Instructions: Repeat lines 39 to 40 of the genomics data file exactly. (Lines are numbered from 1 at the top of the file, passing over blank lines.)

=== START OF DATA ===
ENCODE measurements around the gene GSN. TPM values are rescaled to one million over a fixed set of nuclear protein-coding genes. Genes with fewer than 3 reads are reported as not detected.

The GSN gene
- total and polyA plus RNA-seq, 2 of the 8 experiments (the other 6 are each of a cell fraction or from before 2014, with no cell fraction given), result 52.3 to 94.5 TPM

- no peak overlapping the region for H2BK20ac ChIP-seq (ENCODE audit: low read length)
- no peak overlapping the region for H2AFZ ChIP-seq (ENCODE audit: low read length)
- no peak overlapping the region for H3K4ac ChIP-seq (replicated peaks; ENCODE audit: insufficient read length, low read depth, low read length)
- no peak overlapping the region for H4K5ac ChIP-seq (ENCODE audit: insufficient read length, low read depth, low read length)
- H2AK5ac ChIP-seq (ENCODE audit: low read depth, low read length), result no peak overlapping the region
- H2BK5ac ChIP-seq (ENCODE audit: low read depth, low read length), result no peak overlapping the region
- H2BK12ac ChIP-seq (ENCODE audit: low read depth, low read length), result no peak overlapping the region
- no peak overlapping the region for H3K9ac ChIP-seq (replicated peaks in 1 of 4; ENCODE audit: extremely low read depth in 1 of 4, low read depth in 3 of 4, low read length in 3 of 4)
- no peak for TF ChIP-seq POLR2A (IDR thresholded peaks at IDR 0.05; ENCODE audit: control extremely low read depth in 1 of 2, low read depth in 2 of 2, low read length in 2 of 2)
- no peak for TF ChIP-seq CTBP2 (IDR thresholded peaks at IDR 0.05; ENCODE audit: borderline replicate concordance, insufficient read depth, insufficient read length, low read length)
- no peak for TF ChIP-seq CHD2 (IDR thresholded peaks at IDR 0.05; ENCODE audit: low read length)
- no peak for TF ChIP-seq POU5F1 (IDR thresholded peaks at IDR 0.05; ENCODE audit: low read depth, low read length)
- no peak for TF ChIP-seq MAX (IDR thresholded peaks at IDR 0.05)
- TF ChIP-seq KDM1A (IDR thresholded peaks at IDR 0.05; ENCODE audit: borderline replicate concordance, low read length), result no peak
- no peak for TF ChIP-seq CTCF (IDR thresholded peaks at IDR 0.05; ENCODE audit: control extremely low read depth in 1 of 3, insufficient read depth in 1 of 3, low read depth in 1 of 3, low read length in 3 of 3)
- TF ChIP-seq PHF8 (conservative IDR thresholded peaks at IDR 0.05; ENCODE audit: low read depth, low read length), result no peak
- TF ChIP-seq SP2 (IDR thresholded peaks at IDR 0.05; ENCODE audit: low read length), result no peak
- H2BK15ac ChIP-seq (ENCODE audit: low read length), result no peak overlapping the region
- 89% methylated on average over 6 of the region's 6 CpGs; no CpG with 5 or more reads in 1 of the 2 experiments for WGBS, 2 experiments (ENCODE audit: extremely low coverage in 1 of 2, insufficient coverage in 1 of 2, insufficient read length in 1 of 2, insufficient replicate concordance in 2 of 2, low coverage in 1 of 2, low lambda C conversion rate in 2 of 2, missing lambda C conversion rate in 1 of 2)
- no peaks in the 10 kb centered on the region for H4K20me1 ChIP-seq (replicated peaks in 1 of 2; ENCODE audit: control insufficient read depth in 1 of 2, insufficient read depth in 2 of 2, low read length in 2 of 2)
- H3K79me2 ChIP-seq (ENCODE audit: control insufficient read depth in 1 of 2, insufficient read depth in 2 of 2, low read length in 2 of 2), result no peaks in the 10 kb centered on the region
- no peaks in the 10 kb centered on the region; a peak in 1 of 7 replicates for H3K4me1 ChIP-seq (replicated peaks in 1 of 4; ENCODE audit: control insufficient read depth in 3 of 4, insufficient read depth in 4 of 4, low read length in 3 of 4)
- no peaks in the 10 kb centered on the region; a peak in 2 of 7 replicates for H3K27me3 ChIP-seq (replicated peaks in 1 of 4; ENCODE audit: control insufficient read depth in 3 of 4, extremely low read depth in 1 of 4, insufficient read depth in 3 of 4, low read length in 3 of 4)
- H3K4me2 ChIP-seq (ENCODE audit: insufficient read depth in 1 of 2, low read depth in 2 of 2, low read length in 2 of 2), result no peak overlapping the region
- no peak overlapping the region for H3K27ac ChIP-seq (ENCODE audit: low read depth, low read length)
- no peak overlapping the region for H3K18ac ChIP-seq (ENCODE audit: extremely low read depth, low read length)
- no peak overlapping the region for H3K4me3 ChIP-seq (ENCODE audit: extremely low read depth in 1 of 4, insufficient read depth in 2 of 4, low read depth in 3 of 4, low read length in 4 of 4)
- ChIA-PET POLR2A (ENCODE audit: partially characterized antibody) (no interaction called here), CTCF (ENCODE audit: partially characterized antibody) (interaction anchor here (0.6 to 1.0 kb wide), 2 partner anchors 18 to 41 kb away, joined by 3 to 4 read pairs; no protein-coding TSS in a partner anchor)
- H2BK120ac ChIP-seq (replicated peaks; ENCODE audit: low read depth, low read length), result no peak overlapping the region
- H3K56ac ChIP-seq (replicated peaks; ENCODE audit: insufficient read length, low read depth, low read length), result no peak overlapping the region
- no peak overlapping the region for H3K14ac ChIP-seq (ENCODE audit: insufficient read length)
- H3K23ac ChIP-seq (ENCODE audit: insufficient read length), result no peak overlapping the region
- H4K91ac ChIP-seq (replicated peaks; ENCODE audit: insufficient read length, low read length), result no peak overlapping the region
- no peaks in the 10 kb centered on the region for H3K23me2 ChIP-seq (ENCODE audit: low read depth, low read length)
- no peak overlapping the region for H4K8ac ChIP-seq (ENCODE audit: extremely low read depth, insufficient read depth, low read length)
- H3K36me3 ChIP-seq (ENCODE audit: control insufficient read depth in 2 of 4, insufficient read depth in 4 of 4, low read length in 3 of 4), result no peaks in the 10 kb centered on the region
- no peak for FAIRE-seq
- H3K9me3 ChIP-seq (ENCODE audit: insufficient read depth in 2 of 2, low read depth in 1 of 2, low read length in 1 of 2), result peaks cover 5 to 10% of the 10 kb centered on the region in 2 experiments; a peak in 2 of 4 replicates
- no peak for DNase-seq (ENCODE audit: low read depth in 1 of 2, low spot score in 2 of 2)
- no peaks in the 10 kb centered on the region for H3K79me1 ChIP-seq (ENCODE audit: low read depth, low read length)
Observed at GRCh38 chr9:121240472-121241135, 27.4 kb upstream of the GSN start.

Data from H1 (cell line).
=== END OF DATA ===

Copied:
- H3K36me3 ChIP-seq (ENCODE audit: control insufficient read depth in 2 of 4, insufficient read depth in 4 of 4, low read length in 3 of 4), result no peaks in the 10 kb centered on the region
- no peak for FAIRE-seq